2. The snowboard binding system of claim 1 wherein the snowboard anchor plate means further includes a rotatably attached angle set plate intermediate its opposite sides.
3. The snowboard binding system of claim 1 wherein the biasing unit means includes a spring means for proximately positioning the snowboard anchor plate means and the boot anchor means toward a substantially parallel position.
4. The snowboard binding system of claim 3 wherein the spring means is coiled.
5. The snowboard binding system of claim 3 wherein the spring means is a leaf spring.
6. The snowboard binding system of claim 3 wherein the spring means is a torsion bar.
7. The snowboard binding system of claim 3 wherein the spring means is one of an elastomeric or composite material wedge.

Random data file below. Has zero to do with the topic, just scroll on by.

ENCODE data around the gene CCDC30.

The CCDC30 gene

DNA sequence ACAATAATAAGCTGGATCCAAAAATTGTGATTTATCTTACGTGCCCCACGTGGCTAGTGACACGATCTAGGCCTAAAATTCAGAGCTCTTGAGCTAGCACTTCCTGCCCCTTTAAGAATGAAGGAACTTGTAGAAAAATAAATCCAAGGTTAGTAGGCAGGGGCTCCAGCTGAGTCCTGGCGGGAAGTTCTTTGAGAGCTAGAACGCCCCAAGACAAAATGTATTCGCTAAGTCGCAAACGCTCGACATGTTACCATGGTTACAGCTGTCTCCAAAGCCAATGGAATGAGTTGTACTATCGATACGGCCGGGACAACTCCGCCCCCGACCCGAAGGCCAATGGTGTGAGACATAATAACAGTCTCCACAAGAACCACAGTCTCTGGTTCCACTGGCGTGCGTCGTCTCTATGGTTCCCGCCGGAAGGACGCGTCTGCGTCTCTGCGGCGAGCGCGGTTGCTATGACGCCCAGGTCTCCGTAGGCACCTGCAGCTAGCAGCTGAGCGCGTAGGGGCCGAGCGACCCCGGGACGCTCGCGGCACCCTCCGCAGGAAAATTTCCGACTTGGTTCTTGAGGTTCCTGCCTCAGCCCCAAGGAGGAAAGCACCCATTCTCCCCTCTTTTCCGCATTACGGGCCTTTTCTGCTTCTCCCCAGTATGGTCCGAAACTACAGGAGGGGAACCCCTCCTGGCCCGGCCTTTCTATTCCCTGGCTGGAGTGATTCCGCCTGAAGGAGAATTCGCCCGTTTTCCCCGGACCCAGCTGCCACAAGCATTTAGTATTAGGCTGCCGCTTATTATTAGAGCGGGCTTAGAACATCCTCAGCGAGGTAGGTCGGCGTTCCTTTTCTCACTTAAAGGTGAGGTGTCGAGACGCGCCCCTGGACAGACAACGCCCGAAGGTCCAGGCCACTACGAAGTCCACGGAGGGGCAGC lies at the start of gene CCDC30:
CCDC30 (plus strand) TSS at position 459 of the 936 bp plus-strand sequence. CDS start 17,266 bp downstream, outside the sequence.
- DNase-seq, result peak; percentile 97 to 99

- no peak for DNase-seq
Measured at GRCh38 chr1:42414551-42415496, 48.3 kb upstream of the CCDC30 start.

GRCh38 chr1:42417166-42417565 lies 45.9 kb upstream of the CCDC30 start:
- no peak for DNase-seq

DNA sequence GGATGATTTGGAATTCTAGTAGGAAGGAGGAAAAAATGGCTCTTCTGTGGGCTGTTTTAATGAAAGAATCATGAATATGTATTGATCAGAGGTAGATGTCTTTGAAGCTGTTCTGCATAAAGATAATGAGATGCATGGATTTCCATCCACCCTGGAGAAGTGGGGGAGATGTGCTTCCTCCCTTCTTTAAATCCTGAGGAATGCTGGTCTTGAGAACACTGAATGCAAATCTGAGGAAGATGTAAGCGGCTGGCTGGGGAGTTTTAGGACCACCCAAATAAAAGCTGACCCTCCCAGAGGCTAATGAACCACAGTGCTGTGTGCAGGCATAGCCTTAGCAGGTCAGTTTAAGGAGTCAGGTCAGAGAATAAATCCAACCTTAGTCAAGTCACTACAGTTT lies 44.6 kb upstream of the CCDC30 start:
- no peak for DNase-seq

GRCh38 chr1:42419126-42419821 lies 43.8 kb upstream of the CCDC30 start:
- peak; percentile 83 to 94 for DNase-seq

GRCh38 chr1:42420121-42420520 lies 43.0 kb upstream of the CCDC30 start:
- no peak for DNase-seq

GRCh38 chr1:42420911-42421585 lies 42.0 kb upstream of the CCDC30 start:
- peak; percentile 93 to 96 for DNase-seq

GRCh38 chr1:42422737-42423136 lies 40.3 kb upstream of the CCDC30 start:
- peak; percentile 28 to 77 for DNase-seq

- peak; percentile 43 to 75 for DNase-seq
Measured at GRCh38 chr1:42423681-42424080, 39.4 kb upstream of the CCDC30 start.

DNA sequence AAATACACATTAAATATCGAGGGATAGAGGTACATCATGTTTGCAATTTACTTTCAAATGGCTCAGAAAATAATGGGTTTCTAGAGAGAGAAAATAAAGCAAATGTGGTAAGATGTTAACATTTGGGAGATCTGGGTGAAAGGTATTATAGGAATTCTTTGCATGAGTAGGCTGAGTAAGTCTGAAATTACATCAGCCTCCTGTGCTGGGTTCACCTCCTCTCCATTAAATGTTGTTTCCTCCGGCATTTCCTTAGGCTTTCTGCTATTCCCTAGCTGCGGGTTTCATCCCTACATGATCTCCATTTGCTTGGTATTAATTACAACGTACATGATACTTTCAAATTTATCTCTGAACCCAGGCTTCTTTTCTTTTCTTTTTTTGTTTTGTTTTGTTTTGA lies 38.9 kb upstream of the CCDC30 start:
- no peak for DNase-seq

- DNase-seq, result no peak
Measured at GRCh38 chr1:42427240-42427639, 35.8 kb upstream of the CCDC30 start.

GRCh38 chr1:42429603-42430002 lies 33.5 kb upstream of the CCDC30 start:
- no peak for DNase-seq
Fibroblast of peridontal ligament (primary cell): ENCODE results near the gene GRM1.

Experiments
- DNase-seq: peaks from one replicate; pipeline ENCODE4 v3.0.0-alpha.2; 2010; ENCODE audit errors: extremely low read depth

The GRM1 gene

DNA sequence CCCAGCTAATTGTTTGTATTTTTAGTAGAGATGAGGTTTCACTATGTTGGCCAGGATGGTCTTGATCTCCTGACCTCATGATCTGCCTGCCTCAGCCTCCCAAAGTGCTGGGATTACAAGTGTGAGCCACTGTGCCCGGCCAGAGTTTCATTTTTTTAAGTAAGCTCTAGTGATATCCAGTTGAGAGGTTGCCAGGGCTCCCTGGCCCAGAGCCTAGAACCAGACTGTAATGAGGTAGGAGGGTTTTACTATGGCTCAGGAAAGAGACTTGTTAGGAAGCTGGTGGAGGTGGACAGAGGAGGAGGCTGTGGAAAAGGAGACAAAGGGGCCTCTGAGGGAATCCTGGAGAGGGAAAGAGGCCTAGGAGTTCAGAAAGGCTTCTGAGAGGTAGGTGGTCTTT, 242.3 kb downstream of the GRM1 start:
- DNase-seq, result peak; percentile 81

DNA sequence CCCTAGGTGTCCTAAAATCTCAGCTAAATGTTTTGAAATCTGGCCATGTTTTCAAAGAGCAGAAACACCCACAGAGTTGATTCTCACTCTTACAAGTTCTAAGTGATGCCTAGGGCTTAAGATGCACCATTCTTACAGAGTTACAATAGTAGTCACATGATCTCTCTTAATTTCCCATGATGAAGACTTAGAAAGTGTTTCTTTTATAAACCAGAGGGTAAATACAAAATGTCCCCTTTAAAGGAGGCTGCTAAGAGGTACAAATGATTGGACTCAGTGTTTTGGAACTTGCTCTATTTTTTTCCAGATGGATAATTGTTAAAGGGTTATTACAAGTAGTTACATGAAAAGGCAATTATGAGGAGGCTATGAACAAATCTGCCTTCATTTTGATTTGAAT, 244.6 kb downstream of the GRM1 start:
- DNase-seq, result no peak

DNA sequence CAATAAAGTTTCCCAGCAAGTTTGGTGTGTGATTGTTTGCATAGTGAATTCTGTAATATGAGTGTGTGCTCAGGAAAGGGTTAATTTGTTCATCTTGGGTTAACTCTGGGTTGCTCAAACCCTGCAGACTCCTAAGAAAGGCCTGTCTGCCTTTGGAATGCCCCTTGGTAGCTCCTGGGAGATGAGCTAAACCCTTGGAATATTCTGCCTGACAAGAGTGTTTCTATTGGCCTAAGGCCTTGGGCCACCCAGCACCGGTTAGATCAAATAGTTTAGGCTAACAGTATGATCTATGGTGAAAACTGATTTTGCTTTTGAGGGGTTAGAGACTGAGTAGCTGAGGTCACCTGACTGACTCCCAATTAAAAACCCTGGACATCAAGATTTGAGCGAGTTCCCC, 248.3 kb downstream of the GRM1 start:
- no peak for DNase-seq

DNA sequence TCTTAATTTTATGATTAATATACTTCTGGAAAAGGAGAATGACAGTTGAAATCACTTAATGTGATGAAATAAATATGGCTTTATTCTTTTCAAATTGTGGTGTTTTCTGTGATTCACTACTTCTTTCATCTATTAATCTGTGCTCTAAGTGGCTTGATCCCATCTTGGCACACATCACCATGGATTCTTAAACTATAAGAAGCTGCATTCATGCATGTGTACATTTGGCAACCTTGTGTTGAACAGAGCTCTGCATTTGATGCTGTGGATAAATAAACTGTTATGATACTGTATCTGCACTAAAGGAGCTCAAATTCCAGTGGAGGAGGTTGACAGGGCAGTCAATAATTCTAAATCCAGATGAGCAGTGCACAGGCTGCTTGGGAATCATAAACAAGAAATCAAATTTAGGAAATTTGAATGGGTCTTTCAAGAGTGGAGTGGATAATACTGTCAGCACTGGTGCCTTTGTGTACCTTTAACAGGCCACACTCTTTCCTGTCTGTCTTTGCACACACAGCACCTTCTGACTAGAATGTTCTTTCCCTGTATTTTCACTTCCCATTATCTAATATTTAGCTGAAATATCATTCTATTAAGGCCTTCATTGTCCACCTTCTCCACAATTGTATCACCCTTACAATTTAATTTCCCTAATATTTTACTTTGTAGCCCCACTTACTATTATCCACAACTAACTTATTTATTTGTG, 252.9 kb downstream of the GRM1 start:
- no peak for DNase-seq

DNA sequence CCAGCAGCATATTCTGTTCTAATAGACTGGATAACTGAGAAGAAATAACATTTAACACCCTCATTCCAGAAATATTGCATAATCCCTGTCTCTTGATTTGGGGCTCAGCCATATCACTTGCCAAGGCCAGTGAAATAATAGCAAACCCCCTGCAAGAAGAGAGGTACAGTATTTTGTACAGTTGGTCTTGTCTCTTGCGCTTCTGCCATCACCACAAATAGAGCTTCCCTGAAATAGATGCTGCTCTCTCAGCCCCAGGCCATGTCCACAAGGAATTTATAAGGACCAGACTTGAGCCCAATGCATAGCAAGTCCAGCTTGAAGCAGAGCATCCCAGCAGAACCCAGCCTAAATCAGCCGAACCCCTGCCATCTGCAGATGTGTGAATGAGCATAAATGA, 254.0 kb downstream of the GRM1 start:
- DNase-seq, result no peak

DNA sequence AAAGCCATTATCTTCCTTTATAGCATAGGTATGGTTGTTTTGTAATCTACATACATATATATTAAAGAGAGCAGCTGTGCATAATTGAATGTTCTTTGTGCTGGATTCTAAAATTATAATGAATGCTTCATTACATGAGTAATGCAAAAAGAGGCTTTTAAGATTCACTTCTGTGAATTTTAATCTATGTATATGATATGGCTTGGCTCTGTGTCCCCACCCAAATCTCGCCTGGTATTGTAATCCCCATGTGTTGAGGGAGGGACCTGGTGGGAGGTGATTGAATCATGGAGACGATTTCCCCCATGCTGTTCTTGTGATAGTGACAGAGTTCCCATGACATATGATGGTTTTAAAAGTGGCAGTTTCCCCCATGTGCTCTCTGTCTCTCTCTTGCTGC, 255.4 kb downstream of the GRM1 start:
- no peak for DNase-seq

8. The snowboard binding system of claim 3 wherein the biasing mechanism is remotely positioned on the side of the anchor plate means opposite to the hinge means.
9. The snowboard binding system of claim 8 wherein the biasing mechanism is a prestressed coiled spring.
10. The snowboard binding system of claim 1 wherein the snowboard anchor plate further includes a heel cup holder positioned on one end.
11. The snowboard binding system of claim 1 wherein the boot anchor means includes means for anchoring snow board boots.
12. The snowboard binding system of claim 11 wherein the means for anchoring snowboard boots includes at least one hole or recess.
13. The snowboard binding system of claim 1 wherein the boot anchor means includes hole means for attachment of straps.
14. The snowboard binding system of claim 1 wherein the locking unit means includes a lock unit spring.
15. The snowboard binding system of claim 14 wherein the locking unit means includes a locking spring.
The numbers used in the Figures usually remain the same from Figure to Figure for elements which are common. Variances are designated by letters.